Narrative Elements

Narrative elements
Setting: The setting is the environment in which a story or event takes
place. Setting can include specific information about time and place or it
can be vague.
Physical and Chronological.
Geographical location, historical era, social conditions, weather,
immediate surroundings, and time of day can all be aspects of setting.
Characterization: Characterization is the way in which author conveys
information about his characters. It can be direct, as when an author tells
readers what a character is like (e.g. "George was cunning and greedy.")
or indirect, as when an author shows what a character is like by
portraying his or her actions, speech, or thoughts (eg. "On the crowded
subway, George slipped his hand into the man's coat pocket and withdrew
the wallet, undetected.").
It can be a round, complex, dynamic character, that is a major character
in a work of fiction who encounters conflict and is changed by it. Or it
can be a flat character, that is a minor character in a work of fiction who
embodies fixed characteristics and does not undergo substantial change or
growth in the course of a story. Also referred to as "two-dimensional
characters" or "static characters," flat characters play a supporting role to
the main character, who as a rule should be round. Round characters tend
to be more fully developed and described than flat, or static, characters.
Descriptions of a character's appearance, behavior, interests, way of
speaking, and other mannerisms are all part of characterization.
In literature, as in real life, we can evaluate character three ways: what
the individual says, what the individual does, and what others say about
him or her.
Plot: the most important element of a good story. It is the arrangement of
action or events in a story. Recent fiction and film have deemphasized
plot, frequently stressing character or conflict for example.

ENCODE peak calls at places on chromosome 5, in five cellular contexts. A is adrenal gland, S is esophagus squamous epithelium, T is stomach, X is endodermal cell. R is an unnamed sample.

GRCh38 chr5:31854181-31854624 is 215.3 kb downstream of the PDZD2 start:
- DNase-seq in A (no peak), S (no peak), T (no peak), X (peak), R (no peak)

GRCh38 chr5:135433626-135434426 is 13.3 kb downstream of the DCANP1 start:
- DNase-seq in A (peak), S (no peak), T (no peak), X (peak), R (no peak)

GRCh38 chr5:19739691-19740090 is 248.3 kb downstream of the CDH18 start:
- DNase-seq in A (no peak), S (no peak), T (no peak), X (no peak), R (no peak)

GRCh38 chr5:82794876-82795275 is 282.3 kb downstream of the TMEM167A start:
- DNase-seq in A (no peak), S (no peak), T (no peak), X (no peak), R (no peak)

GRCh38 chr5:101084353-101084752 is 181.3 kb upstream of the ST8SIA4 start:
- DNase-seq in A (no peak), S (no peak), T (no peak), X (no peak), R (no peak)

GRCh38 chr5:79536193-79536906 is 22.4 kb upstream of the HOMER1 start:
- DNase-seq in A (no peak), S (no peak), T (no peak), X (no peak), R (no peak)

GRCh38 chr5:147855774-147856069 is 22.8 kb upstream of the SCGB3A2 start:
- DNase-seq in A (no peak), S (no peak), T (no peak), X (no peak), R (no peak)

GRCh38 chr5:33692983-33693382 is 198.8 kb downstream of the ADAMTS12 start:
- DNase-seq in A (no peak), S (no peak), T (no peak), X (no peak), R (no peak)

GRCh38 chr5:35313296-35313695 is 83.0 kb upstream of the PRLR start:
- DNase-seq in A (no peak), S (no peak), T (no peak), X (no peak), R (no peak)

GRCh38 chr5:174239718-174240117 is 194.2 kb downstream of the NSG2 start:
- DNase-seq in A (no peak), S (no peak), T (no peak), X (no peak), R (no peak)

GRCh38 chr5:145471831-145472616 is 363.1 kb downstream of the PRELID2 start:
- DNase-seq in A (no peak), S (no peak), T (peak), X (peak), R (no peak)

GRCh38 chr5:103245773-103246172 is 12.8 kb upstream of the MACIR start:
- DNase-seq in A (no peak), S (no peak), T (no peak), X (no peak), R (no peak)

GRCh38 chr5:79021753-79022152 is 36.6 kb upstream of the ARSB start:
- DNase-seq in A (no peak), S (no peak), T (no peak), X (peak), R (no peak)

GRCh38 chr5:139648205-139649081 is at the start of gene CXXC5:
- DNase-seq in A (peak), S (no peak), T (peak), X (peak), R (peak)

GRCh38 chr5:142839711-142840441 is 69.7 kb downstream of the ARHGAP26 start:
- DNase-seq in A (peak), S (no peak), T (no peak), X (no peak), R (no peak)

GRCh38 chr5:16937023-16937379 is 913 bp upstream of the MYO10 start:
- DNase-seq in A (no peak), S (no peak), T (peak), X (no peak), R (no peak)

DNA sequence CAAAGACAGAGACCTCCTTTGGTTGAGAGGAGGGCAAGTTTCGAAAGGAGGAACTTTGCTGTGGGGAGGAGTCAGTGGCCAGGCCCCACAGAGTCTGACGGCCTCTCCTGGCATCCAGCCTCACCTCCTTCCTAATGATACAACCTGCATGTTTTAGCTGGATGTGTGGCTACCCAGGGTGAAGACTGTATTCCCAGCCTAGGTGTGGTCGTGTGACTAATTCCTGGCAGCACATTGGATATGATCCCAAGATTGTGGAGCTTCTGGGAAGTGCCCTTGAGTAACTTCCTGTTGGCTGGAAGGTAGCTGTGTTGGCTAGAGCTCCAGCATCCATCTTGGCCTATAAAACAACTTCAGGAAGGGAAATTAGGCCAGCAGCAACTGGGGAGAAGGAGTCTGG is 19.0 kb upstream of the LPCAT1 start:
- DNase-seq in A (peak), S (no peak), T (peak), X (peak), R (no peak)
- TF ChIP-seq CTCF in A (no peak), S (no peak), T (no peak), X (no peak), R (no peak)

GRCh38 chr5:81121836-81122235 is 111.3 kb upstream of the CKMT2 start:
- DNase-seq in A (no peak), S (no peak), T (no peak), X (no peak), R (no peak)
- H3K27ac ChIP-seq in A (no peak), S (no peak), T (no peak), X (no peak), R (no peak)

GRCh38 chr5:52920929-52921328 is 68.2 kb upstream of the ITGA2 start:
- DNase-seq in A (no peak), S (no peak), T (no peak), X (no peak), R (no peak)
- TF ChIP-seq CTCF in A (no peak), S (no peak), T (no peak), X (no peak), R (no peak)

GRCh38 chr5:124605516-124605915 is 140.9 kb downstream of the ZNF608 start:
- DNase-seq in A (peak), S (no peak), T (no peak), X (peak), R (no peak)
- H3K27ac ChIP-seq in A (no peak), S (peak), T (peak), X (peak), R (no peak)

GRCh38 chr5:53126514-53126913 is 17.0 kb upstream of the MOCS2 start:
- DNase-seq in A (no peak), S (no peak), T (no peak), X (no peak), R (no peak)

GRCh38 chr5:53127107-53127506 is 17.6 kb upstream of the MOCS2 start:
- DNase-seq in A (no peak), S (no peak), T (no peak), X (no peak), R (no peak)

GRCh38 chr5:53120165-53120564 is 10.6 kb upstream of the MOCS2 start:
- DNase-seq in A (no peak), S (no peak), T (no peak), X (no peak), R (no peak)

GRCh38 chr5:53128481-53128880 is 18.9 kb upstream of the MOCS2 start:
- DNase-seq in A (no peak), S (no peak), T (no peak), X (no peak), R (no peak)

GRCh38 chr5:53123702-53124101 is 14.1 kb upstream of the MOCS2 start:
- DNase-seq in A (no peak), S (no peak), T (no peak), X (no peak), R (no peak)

Conflict: Two types of conflict are possible: External and Internal.
 External conflict could be man against nature (people in a small
lifeboat on a rough ocean) or man against man.
 Internal conflict might not seem as exciting as external, remember
that real life has far more internal than external conflict.
Symbol: A symbol is something which means something else.
Frequently it’s a tangible physical thing which symbolizes something
intangible. “A Rose Means ‘I Love You.’”
Theme: isn’t so much an element of fiction as much as the result of the
entire story. The theme is the main idea the writer of the poem or story
wants the reader to understand and remember. Themes may explore
universal ideas and can be explicitly or implicitly stated. A work of
fiction may have more than one theme. Common themes: man vs man,
man vs nature, man vs himself, man vs society, man vs science
Point of view: the perspective from which a story is told. We may choose
to tell our story in
first person, using "I" or "we"; the story is told by a character
within the story, a character using the first person pronoun, I. Limits
the reader to this character's perspective. first person protagonist and
first person observer.
third person ("he," "she," "it"); story is not told by a character but
by an “invisible author”; the more versatile point of view. Third person
allows you to create a much richer, more complicated universe. Can be
limited or omniscient: Third person limited point of view is a method
of storytelling in which the narrator knows only the thoughts and
feelings of a single character, while other characters are presented only
externally. If Information given could be recorded by a camera and
microphone (no thoughts), then it is a third person dramatic narrator.
Through third person omniscient (all knowing), a writer may bring
to life an entire world of characters. Also, multiple points of view.
second person, "you," the least common point of view.
First Person Narrator
Third Person Narrator
Dramatic / limited
Second Person Narrator